Home Digital Audio and Radio Pandora Uses Listener Data For More Robust Segments

Pandora Uses Listener Data For More Robust Segments


Pandora targetingOn Tuesday, Pandora revealed it would be introducing two visual ad units at the end of the year: a mobile ad unit delivered within the same space that has the album art, and that adjusts based on the phone’s screen size; and muted video in a responsive display unit.

Both are in beta with Express and the Lexus Dealer Association, and will be made generally available later this year.

But Pandora is also upping its data-driven advertising capabilities.

The streaming platform can segment audiences based on users’ personal listening habits and recently rolled out its 1,000th audience segment in this area.

“We’ve invested a lot of time and resources in developing the music genome project,” said Pandora’s group product manager, Eric Hoppe. “It’s a great data asset that we now use for our advertising systems as well.”

Hoppe sat down with AdExchanger to discuss how Pandora is blending ad tech with music data to help advertisers better target their audiences and find new ones.

AdExchanger: What are your targeting capabilities, and how have they evolved over time?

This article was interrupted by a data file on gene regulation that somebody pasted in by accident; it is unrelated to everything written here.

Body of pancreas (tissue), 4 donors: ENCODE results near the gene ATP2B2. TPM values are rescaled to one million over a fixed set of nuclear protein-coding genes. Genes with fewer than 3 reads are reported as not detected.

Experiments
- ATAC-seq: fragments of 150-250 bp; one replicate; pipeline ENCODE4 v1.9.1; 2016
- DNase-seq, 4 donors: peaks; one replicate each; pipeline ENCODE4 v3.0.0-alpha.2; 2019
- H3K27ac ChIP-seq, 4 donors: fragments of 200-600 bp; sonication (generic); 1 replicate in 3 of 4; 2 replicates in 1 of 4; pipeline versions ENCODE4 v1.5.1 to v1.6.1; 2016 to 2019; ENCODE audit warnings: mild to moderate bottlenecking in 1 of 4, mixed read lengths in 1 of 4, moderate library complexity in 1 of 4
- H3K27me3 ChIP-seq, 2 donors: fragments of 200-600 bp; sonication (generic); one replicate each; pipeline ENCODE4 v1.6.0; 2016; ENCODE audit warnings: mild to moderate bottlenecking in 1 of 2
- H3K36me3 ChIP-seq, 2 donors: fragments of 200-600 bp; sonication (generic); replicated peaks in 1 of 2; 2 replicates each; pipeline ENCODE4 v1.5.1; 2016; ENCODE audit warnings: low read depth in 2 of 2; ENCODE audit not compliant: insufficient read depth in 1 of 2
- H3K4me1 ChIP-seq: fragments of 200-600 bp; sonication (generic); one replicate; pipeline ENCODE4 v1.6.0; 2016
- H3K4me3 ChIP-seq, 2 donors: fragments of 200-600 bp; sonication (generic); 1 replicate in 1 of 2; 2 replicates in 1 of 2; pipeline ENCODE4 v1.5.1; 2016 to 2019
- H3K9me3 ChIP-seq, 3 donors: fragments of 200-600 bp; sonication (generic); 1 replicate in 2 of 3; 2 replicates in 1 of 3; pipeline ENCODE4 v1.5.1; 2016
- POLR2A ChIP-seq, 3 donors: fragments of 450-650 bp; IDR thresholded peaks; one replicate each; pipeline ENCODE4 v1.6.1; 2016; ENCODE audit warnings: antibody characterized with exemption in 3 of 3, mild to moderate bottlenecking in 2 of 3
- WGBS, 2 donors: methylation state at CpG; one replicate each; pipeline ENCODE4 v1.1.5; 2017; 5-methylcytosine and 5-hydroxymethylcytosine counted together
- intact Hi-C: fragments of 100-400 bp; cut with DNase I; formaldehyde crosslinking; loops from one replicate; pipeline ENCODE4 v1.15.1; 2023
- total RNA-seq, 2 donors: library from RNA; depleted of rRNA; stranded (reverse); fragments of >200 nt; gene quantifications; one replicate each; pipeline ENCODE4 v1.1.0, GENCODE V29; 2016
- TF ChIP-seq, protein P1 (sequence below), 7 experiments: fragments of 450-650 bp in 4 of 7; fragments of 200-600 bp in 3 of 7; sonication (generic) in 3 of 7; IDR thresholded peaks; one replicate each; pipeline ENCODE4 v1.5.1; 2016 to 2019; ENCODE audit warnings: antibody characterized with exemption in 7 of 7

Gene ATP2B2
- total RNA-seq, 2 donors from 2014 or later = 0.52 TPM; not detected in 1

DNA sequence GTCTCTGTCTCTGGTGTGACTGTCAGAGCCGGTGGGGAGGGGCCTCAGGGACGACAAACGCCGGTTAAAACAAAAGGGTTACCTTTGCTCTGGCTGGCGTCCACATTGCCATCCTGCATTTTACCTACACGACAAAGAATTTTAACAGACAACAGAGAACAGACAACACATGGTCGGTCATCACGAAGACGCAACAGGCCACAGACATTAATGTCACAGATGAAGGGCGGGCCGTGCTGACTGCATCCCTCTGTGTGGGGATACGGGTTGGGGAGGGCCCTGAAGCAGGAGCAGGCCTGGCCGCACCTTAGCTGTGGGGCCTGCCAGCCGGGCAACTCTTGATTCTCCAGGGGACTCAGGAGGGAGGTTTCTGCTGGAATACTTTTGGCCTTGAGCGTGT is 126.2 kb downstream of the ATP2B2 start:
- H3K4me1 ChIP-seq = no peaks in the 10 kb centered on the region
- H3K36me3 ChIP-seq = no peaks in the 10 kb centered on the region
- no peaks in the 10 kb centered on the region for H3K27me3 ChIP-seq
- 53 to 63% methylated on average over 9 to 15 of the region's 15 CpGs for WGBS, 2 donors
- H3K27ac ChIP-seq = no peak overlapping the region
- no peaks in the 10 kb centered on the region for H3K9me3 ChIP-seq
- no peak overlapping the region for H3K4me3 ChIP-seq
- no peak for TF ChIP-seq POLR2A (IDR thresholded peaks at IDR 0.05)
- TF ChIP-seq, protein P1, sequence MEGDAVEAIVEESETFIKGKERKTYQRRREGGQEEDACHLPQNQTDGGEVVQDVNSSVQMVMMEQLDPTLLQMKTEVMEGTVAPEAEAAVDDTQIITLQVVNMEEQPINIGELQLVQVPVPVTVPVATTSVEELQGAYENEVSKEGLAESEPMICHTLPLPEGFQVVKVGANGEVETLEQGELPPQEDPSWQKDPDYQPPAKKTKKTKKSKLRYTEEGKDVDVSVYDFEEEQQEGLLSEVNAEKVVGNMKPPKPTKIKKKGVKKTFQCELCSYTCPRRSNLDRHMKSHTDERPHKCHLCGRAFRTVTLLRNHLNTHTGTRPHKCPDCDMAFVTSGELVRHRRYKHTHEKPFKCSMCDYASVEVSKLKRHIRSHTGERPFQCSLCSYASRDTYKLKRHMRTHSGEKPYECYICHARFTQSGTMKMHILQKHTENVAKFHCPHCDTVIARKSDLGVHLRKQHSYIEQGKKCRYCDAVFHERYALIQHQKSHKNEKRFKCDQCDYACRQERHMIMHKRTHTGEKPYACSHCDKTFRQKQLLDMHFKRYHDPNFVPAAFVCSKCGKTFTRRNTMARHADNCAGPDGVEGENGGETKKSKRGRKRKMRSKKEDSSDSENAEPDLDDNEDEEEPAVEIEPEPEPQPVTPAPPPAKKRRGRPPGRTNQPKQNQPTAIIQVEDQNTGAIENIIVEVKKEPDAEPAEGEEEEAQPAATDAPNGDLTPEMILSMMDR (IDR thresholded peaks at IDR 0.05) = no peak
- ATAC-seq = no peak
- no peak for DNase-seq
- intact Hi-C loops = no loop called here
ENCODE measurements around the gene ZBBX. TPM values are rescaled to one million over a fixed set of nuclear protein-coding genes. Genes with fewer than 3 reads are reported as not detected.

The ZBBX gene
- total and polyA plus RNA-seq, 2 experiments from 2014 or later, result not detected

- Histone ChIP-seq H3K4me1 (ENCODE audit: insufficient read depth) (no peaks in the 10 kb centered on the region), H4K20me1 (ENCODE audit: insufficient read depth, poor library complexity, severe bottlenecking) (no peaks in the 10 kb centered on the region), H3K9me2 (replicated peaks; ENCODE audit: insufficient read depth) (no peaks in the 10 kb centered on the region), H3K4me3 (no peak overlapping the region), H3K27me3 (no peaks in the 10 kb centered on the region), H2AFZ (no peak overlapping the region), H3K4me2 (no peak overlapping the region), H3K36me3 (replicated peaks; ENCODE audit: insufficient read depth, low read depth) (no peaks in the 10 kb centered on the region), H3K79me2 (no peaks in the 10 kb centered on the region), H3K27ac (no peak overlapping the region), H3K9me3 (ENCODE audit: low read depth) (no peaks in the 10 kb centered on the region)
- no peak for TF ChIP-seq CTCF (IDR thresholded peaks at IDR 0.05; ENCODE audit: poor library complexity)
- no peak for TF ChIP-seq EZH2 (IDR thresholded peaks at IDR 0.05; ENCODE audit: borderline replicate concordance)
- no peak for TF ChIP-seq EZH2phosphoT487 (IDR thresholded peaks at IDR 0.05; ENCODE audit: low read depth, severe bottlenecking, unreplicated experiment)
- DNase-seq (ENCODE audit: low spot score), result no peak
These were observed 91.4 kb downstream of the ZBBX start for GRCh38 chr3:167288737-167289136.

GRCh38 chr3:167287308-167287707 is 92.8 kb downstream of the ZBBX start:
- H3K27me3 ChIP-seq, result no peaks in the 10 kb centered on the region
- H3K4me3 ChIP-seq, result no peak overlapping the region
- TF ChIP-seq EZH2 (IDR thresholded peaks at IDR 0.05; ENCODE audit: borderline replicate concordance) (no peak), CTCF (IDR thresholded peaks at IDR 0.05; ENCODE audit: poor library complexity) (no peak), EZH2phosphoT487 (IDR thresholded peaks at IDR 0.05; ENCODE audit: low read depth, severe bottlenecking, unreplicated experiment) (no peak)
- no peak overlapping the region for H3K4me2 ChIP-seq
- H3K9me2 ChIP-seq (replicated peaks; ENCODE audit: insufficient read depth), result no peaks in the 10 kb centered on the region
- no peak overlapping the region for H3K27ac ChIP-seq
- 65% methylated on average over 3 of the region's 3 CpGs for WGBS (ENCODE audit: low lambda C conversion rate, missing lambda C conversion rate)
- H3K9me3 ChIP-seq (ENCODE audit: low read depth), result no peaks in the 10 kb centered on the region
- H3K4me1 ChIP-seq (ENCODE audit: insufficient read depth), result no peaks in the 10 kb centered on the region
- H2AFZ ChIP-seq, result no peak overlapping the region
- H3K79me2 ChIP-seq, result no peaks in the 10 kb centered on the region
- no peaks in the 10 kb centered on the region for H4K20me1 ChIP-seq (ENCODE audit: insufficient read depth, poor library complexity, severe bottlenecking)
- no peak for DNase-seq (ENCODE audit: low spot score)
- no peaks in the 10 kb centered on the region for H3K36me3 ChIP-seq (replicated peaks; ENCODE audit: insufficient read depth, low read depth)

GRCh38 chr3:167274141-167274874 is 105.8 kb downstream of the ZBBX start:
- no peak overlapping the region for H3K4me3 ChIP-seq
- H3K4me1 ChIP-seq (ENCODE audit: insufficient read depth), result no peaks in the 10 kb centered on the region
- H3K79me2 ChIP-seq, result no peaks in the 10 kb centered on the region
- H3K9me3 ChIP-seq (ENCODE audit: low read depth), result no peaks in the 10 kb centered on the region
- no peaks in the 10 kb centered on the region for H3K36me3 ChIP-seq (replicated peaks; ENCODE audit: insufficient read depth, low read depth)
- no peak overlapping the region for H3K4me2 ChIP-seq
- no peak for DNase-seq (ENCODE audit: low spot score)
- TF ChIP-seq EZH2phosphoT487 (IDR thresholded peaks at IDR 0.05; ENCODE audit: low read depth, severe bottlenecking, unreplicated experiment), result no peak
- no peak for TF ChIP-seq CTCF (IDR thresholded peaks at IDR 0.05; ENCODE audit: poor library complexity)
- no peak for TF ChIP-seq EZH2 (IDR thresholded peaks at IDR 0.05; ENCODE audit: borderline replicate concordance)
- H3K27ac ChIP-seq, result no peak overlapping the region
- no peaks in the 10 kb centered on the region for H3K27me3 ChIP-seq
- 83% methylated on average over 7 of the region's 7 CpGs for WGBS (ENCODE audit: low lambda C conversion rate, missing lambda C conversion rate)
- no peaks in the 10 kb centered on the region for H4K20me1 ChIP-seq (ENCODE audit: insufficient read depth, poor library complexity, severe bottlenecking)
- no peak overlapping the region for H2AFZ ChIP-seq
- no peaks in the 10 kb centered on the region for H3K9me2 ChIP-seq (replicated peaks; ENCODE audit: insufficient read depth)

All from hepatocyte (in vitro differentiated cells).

ERIC HOPPE: Pandora captures over 1 billion data points per day powered by logged-in users. That allows for rich data sets, but we need to support third- and second-party data as well. To onboard more segments, we’ve had to improve the scalability of our audience targeting systems, which has allowed us to grow our targeting options substantially.

Historically we offered genre and artist targeting, but advertisers have requested targeting based on music listening behaviors because they are so personal. We can now target people who listen to emerging artists versus popular music, or different types of lyrics. We made our first-party demographic segments more robust, including household income and ethnicity.

We’ve brought on data scientists that work only on ad products, including targeting. They partner closely with the data scientists on our playlist teams and leverage a lot of their lessons learned in our song recommendation systems to target ads to users.


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How are you managing your data?

We integrated with Krux’s data management platform at the beginning of the year. Through that, we’re able to ingest segments from data providers like Datalogix, Acxiom and Neustar.

We build those segments in their system and then pull them into ours. When advertisers put their data in a safe haven such as Acxiom, we’re able to leverage our connection with Krux to pull in their CRM.

What are your matching and onboarding capabilities?

Advertisers have a ton of CRM data. They say, “Here’s what we know about our customers. What can you tell us about them and how can you help us reach them or people like them?” We’ve developed proprietary lookalike audience capabilities that find people based on music listening preferences, time of day, type of phone and music. We’ve rolled this out recently and built it in-house. The algorithms used aren’t that complex. It’s more about the richness of the data set and the quality of the data.

What do your segments look like?